‘Tis the Season

Dance season arrived last week with a vengeance. Suddenly there is just too much to see, too much to choose from! Here are a few of the things I’ve caught around town:

  1. Twyla Tharp at the Joyce
Sara Rudner and Rose Marie Wright in The Raggedy Dances at ANTA Theatre (1972). © William Pierce

 

 

Here’s my review.

2.Anne Teresa De Keersmaeker and Salva Sanchis’s “A Love Supreme,” at New York Live Arts

Rosas in A Love Supreme. Photo by Maria Baranova.

Here’s my review.

3. The New York City Ballet fall gala, with works by Troy Schumacher, Gianna Reisen, Lauren Lovette and Justin Peck

Indiana Woodward in Justin Peck’s Pulcinella Variations. Photo by Paul Kolnik.

Here’s my review. 

Justin Peck Saddles UP

Sara Mearns and Amar Ramasar in Justin Peck's "Rodeo, Four Danced Episodes." Phot by Paul Kolnik.
Sara Mearns and Amar Ramasar in Justin Peck’s “Rodeo, Four Danced Episodes.” Phot by Paul Kolnik.

My review of Justin Peck’s new ballet, set to Aaron Copland’s “Rodeo,” is here. It was performed in a program that also included Christopher Wheeldon’s “Mercurial Manoeuvres” and Alexei Ratmansky’s “Pictures at an Exhibition.” Here’s an image from the latter ballet:

Ramasar, Mearns, and Sterling Hyltin in Alexei Ratmansky's "Pictures at an Exhibition." Photo by Paul Kolnik.
Ramasar, Mearns, and Sterling Hyltin in Alexei Ratmansky’s “Pictures at an Exhibition.” Photo by Paul Kolnik.

Balanchine x 6

Here’s my review of the Jan. 20 and Jan. 22 programs at New York City Ballet, which included six works by Balanchine: Serenade, Agon, Symphony in C, Donizetti Variations, La Valse, and Chaconne. Not bad for two nights at the ballet.

A little excerpt:

“These Balanchine evenings quickly establish the company’s core values: musicality, speed, lightness of touch, spaciousness, style. They also impress upon the audience the vast range of balletic modes in which the choreographer worked…. The ballets are not only worlds in themselves but, taken as a group, they seem to encompass most of ballet.”

Teresa Reichlen in Serenade. Photo by Paul Kolnik.
Teresa Reichlen in Serenade. Photo by Paul Kolnik.

The continues through March 1.

Evergreen–Why Balanchine’s Nutcracker never Gets Old

Tiler Peck as Dewdrop in the Waltz of the Flowers. (photo by Paul Kolnik.)

Last night I saw my umpteenth performance of Balanchine’s Nutcracker at New York City Ballet, and was once again impressed by the construction, power, and fluency of this version. Yes, it was a particularly tight performance, without a weak link—even the kids were especially lively. But it’s not just that. There is something in the way the choreographer paced the action, the dancing, and the music that both streamlines and enlarges it. I talk about it some more in my review for DanceTabs.

And if you just can’t get enough, here is an excellent piece by Laura Jacobs about the history of the ballet, from Vanity Fair.

Something Old, Something New

Sterling Hyltin and Andrew Veyette with the company in Justin Peck's <I>Everywhere We Go</I>.<br />© Paul Kolnik. (Click image for larger version)

Here’s my review of the Saturday matinee at New York City Ballet, including débuts by Sara Mearns and Russell Janzen  in Balanchine’s Chaconne and my second look at Justin Peck’s Everywhere We Go, from last season.

And a short excerpt: “[Everywhere We Go] begins well, with a striking duet for two men, or rather for a man and his shadow. This shadowing theme suffuses the rest of the ballet, particularly the complicated relationship between principals and corps. Peck constantly subverts the hierarchies of lead dancers and ensemble. Dancers melt in and out of larger formations; at times the shadow figures become the main event. Peck’s configurations for the ensemble are often asymmetrical, non-frontal, kaleidoscopic, but never less than clear.”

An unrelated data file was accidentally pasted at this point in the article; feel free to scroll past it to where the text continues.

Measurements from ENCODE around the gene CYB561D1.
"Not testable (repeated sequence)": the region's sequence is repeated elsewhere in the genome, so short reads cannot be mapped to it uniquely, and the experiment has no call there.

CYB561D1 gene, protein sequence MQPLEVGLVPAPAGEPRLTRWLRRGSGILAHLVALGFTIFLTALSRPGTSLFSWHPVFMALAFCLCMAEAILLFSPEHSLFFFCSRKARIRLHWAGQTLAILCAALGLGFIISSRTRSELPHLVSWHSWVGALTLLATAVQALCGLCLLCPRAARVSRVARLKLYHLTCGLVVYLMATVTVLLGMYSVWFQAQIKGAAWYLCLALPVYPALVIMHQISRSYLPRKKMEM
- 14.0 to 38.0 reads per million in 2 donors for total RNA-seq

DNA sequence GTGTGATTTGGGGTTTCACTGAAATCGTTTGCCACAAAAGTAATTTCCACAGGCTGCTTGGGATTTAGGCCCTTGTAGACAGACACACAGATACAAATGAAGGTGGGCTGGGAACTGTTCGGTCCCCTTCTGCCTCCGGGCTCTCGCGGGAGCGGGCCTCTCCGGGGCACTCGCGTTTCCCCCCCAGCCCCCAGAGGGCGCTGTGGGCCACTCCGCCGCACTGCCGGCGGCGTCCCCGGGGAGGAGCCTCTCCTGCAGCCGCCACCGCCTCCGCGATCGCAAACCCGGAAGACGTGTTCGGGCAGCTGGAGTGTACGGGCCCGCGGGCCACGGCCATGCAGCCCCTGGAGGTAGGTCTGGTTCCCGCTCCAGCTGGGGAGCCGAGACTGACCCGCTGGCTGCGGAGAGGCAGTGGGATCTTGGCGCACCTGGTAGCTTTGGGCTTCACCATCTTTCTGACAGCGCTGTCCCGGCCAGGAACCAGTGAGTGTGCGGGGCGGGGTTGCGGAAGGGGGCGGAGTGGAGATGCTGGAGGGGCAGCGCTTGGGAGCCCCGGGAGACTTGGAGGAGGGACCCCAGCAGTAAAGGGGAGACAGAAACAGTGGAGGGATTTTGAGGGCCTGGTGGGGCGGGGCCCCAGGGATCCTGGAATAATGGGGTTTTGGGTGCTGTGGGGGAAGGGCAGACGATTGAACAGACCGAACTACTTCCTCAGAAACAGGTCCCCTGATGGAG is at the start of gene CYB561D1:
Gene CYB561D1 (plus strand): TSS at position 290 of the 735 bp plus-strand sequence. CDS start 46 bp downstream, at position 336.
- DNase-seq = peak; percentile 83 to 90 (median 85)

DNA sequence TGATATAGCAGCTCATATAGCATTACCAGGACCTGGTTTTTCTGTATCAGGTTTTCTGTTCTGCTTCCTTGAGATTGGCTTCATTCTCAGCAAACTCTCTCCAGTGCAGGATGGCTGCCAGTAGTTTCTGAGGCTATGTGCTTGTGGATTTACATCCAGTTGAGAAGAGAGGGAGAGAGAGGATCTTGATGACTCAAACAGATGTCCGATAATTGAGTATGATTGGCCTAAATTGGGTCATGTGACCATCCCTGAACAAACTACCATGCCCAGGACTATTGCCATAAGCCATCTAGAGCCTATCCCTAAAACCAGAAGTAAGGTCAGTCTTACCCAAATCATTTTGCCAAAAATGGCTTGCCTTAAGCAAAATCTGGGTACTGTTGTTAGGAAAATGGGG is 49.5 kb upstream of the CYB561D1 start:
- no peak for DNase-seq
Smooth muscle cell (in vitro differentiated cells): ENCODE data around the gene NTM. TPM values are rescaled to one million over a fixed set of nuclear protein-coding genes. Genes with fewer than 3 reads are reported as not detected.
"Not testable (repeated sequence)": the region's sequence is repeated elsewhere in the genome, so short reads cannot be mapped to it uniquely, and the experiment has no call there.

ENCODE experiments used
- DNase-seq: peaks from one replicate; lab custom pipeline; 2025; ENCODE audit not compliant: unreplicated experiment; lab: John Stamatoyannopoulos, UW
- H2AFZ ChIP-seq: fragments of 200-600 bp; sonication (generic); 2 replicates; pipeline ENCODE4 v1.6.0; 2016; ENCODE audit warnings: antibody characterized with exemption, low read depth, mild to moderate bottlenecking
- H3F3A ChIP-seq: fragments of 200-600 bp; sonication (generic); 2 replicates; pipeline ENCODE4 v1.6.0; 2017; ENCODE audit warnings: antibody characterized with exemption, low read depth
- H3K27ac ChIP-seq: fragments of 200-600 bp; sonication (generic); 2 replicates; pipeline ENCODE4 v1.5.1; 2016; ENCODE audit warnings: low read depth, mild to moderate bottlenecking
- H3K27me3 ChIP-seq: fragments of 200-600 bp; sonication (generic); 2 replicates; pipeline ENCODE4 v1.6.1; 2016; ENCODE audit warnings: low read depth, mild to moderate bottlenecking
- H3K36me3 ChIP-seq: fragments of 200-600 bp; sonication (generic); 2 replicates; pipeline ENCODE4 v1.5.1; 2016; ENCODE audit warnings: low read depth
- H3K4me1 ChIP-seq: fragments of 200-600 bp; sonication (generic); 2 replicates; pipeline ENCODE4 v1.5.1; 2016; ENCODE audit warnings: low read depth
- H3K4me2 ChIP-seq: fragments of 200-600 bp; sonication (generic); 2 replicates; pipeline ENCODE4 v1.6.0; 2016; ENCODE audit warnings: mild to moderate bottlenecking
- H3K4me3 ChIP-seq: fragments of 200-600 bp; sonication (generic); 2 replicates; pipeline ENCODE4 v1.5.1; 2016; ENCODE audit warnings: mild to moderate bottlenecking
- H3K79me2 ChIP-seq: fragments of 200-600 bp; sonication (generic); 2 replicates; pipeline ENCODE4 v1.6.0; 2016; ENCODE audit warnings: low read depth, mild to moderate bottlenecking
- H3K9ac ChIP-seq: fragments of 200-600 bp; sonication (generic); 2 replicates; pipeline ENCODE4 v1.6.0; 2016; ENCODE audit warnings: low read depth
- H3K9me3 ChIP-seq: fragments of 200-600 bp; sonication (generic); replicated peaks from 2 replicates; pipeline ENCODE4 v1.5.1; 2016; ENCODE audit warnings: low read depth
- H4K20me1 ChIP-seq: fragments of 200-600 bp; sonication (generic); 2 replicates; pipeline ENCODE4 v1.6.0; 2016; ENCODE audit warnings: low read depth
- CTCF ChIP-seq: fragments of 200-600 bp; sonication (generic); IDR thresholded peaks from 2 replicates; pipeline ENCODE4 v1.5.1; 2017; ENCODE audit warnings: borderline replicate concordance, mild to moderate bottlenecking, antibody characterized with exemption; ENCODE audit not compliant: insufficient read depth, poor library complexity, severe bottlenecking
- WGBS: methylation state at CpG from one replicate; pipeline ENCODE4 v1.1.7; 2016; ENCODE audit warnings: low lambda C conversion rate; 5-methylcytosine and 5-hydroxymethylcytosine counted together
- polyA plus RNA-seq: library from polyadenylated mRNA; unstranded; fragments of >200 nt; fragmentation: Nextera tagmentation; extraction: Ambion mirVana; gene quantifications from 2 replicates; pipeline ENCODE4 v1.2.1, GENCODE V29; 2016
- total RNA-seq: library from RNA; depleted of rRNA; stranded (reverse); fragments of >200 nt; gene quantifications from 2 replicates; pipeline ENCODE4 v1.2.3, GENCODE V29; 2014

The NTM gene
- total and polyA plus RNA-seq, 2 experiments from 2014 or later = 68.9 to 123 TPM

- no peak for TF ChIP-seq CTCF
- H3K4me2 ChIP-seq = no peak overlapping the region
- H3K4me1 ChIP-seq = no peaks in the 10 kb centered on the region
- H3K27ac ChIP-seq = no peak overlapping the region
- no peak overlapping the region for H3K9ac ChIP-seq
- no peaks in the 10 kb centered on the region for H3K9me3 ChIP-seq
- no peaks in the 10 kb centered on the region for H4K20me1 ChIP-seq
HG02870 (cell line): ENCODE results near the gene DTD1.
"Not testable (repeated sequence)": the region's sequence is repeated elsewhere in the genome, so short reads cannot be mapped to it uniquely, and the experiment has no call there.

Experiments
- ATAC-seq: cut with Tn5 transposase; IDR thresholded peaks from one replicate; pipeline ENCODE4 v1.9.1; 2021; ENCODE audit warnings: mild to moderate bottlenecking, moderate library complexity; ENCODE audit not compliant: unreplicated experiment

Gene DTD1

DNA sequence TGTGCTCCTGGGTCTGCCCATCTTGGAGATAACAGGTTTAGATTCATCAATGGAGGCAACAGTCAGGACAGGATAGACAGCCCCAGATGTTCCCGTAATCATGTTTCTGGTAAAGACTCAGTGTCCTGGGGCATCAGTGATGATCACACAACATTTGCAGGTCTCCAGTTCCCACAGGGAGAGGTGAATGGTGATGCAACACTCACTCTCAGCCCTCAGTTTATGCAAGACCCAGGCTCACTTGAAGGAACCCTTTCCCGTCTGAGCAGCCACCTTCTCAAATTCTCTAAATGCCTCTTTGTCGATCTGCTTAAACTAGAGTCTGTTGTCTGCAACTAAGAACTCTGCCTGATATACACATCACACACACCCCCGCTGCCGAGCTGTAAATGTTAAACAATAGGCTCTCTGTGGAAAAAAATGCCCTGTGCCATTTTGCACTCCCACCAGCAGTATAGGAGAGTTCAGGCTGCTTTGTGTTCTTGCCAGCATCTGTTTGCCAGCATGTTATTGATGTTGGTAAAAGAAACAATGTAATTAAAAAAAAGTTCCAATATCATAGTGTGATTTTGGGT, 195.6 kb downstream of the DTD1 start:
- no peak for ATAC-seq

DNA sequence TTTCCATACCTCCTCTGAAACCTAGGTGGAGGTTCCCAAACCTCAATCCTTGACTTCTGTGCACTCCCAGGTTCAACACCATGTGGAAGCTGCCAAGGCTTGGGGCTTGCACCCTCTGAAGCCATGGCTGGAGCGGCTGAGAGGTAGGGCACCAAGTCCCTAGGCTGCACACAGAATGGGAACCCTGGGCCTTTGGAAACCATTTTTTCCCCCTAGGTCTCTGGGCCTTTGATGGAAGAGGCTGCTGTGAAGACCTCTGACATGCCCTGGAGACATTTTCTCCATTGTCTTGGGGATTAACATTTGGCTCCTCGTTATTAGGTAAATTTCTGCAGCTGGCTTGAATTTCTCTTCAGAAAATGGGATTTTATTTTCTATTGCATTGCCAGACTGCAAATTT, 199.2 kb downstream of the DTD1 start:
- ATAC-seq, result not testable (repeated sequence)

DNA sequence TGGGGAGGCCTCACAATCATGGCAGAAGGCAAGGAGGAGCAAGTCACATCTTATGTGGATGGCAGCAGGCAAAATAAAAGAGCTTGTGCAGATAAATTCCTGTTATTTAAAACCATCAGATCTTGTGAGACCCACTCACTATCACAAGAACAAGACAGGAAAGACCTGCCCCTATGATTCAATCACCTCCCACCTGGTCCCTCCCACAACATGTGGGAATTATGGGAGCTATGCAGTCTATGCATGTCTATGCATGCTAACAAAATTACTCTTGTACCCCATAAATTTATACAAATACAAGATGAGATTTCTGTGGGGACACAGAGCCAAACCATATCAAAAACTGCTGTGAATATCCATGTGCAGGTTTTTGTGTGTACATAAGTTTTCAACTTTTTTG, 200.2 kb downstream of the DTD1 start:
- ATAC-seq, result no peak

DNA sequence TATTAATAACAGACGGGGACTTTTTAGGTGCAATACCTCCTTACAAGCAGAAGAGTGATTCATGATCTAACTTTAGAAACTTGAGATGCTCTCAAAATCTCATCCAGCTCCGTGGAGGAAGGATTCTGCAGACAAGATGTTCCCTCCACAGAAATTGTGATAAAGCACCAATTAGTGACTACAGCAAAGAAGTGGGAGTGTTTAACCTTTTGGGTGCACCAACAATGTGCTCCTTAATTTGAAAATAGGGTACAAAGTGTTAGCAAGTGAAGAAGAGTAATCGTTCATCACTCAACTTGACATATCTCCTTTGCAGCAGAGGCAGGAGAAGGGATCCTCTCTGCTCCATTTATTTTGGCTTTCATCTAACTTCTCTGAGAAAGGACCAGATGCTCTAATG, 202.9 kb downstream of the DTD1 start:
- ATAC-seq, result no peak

Ratmansky goes to the Pictures

An image from "Pictures at an Exhibition." Photo by Paul Kolnik.
An image from “Pictures at an Exhibition.” Photo by Paul Kolnik.

Last night was the première of Alexei Ratmansky’s new “Pictures at an Exhibition”—yes, set to that score—for New York City Ballet. And it’s a good one. You can read my review for DanceTabs here.

And here’s a short excerpt: “At the risk of sounding like a broken record, is there a ballet choreographer working today who is more imaginative, more wholly himself, than Alexei Ratmansky? The images that music awakens in him are often weirdly unexpected, and yet one is so thoroughly drawn into the worlds he creates onstage that surprise quickly turns into a kind of amazed fascination.”

Ratmansky, Amar Ramasar, and Sara Mearns in the studio. By Paul Kolnik
Ratmansky, Amar Ramasar, and Sara Mearns in the studio. By Paul Kolnik
Ratmansky and Gonzalo García. Photo by Paul Kolnik.
Ratmansky and Gonzalo García. Photo by Paul Kolnik.

 

Bringing Balanchine Back

Teresa Reichlen in Movements for Piano and Orchestra. Photo by Paul Kolnik.
Teresa Reichlen in
Movements for Piano and Orchestra. Photo by Paul Kolnik.

New York City Ballet has been going from strength in a series of all-Balanchine programs. I review ballets with music by Stravinsky and Tchaikovsky here. A short excerpt:

“On the Stravinsky program (Sept. 25), Robert Fairchild returned to Apollo…He has relaxed into this challenging role and is now able to take risks, tilting dangerously (and excitingly) off-balance and pushing the tempo to create moments of surprise and wildness. Like the unruly young god he depicts, Fairchild tests his strengths and weaknesses before us on the stage.”